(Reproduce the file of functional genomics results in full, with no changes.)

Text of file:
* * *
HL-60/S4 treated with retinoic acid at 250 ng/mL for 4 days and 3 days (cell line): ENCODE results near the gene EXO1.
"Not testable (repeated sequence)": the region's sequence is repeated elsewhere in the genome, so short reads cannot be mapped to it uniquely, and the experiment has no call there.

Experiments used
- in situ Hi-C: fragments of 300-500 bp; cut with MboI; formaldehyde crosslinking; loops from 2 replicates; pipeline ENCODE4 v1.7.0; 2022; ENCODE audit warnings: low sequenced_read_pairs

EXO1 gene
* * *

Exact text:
HL-60/S4 treated with retinoic acid at 250 ng/mL for 4 days and 3 days (cell line): ENCODE results near the gene EXO1.
"Not testable (repeated sequence)": the region's sequence is repeated elsewhere in the genome, so short reads cannot be mapped to it uniquely, and the experiment has no call there.

Experiments used
- in situ Hi-C: fragments of 300-500 bp; cut with MboI; formaldehyde crosslinking; loops from 2 replicates; pipeline ENCODE4 v1.7.0; 2022; ENCODE audit warnings: low sequenced_read_pairs

EXO1 gene